Much has changed in the three years since the Acura ILX first arrived. The Mercedes-Benz CLA has the market rapt, and a new sedan-inclusive generation of Audi’s A3 looks poised to sell well. Meanwhile Mazda has gone far more upscale with its latest Mazda3; the current Jetta has quite the sophisticated package at an affordable price; and even Subaru is offering its full EyeSight active-safety kit on the affordable Impreza.
If you’re not familiar enough with those models, here’s what it amounts to: Despite some pretty impressive sales figures for the ILX, Acura must be feeling the crunch. But after a first drive this past week of the 2016 Acura ILX, we can say that the luxury brand has done some smart things with this sporty compact sedan—keeping its packaging goodness intact, yet starting with a clean slate in other respects.
It would be quite the stretch to call the 2016 ILX new; and it isn’t altogether refomulated. Yet it’s been fortified, and it’s far more focused than last year’s model.
A big part of what makes it feel far more focused behind the wheel, compared to most of last year’s models is a sort of magic substitution under the hood, courtesy of Acura’s new (and one size larger) TLX sedan: the new direct-injected, 2.4-liter four-cylinder engine and eight-speed dual-clutch transmission.
Although we mourn the loss of a manual-gearbox variant, the poorly focused Hybrid and 2.0-liter versions (yes, the ones with that obstinate five-speed automatic) will no doubt be distant memories after you sample this power couple.
Just as in the TLX, the eight-speed always seems on top of its game. It remains the only dual-clutch automatic to use a torque converter, which means that you get a far more sophisticated feel when you’re crawling along in traffic or doing low-speed stop-and-go along side streets—as great as Volkswagen’s (and Audi’s) DSG can be, there are none of the occasional lurches and graunches here.
Truly a performance-tuned car...in a very conservative wrapper
While the torque converter keeps it smooth around town, the gearbox really shows its stuff when you push the car harder. Full-throttle acceleration dials up snappy yet well-damped shifts, perfectly timed and executed in small fractions of seconds. Sliding the shifter back into Sport mode either allows you a more aggressive shift pattern or free reign over shifts via the steering-wheel paddles.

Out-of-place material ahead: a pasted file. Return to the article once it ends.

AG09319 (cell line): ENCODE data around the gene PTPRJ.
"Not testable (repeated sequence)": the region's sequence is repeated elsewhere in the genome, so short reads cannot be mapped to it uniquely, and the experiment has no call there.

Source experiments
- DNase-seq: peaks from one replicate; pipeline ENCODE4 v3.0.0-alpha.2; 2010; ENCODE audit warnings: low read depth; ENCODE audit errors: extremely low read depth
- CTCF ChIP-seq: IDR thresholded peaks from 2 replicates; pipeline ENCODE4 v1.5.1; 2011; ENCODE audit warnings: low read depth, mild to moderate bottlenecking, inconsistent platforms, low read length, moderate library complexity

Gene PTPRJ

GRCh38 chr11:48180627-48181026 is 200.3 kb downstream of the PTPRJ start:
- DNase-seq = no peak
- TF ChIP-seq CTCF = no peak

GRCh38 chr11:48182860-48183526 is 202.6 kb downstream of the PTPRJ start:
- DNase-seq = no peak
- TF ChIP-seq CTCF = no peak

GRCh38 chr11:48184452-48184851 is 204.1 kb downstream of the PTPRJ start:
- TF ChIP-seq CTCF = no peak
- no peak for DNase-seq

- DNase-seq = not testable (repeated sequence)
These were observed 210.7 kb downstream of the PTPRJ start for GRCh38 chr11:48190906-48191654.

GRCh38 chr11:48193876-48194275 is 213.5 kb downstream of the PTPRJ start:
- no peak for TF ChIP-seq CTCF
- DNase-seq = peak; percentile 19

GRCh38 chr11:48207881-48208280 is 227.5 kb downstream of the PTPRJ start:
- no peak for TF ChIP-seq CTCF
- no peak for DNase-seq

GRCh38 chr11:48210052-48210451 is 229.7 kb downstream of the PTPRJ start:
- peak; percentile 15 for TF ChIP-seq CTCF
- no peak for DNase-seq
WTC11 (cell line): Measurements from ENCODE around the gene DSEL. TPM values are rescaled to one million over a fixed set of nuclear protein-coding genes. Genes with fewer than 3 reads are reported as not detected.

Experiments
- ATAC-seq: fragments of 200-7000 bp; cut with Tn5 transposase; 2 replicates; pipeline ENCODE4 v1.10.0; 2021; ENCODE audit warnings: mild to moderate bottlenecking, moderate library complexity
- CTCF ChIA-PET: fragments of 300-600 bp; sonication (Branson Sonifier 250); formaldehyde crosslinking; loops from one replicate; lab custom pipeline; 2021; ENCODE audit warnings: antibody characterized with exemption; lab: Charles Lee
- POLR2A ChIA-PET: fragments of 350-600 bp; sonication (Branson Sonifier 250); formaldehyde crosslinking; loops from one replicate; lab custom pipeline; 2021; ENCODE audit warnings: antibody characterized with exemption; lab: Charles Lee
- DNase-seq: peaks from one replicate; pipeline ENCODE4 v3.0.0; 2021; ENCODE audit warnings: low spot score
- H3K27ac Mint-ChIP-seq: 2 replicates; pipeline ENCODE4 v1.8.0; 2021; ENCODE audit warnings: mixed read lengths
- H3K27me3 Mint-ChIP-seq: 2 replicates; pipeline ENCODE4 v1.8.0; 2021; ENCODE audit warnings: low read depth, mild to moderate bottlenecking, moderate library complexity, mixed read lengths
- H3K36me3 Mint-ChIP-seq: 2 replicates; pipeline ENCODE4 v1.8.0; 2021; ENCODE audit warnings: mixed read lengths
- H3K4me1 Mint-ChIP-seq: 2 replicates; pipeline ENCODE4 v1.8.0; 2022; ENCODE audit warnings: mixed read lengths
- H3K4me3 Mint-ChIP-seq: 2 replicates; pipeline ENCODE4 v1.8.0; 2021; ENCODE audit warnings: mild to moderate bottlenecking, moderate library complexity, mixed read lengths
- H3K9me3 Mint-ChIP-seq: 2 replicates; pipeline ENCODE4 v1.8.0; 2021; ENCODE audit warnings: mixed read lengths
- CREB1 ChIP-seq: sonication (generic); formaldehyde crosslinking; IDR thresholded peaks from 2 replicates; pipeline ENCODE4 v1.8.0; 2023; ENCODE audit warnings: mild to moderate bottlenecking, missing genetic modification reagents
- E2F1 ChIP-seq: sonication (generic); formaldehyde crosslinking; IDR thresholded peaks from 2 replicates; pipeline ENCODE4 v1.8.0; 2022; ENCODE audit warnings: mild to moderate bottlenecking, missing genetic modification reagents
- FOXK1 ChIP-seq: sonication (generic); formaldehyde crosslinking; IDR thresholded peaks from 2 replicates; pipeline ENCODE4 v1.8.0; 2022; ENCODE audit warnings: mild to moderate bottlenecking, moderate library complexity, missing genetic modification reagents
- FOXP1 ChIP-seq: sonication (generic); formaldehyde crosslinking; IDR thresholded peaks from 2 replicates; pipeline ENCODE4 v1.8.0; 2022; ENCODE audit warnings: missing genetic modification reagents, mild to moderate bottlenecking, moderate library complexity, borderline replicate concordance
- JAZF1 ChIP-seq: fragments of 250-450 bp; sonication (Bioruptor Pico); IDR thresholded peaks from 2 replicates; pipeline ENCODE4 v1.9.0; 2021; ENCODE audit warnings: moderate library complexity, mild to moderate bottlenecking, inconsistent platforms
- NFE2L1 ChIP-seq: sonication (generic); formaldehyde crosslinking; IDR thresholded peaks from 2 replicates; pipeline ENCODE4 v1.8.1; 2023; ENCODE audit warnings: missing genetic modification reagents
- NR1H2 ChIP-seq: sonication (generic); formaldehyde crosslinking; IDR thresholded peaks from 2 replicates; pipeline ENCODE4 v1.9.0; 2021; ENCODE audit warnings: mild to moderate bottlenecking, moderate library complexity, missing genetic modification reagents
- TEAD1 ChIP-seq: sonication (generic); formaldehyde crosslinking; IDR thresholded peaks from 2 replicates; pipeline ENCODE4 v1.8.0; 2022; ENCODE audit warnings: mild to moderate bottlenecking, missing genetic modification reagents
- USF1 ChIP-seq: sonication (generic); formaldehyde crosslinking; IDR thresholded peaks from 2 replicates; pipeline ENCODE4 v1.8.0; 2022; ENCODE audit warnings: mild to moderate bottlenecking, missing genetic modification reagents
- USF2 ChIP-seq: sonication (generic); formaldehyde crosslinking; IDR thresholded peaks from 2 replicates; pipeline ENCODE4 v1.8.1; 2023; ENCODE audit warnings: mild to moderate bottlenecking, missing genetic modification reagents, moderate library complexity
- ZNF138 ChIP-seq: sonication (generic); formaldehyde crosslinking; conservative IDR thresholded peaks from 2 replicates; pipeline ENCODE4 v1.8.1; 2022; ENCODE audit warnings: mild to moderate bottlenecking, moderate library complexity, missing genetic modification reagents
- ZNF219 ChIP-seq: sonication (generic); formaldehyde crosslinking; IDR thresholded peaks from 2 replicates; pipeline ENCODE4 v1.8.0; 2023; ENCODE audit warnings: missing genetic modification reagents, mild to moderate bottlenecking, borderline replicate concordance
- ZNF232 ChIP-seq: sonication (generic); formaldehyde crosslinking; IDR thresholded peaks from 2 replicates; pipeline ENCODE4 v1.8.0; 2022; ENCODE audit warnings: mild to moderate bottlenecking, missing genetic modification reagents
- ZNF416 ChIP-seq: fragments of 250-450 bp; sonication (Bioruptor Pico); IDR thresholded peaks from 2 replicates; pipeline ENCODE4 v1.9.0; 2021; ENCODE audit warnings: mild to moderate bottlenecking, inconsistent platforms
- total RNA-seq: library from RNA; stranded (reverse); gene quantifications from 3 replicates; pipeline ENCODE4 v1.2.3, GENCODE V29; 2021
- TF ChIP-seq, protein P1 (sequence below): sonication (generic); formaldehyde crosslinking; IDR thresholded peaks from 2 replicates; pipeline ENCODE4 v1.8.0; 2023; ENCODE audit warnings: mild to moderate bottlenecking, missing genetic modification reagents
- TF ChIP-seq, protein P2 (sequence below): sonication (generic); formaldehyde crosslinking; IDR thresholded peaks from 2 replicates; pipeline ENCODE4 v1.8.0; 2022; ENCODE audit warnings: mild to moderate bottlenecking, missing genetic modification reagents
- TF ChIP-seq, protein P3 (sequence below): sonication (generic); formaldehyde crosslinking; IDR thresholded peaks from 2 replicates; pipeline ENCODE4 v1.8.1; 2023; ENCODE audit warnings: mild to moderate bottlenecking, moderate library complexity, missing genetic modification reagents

The engine is superb, and it serves to remind us how glorious a powertrain without the lag, surges, and flat spots of turbocharging (or supercharging) can be. It adds direct injection over the previous 2.4-liter version, which was manual-only, and while it has the same 201-hp peak output it makes 10 pound-feet more torque, at a reasonable 3,600 rpm. What’s so impressive is how it builds so steadily and predictably up the rev range; you can learn the powertrain quickly, and you don’t inadvertently dial in too much (or too little) with your right foot. Premium unleaded is recommended, by the way, but we think this one’s worth it.
There’s also a feature through which the driver can order up a double downshift—from 5th to 3rd, for instance—via two quick clicks on the left paddle.
It all factors to EPA ratings of 25 mpg city, 36 highway. In one car, on a very rapidly driven loop of twisty two-lane roads we saw 25 mpg—so we think this car will do even better than the EPA numbers in most real-world conditions.
Acura has made some significant improvements in suspension, handling, and braking to go with this especially keen powertrain. All ILX models get new sleeved front lower control-arm bushings, as well as larger rear stabilizer bars and a stiffer front subframe. All versions now get amplitude-reactive dampers in front, not just in back. The setup remains one with struts in front, as well as a multi-link rear that incorporates A-arms, double lower lateral links, tubular steel control links, and coil-over-dampers, as well as a solid rear stabilizer bar. Additionally, engineers applied a new control logic to the electric power steering system, and installed larger-diameter brake discs front and rear (ventilated in front).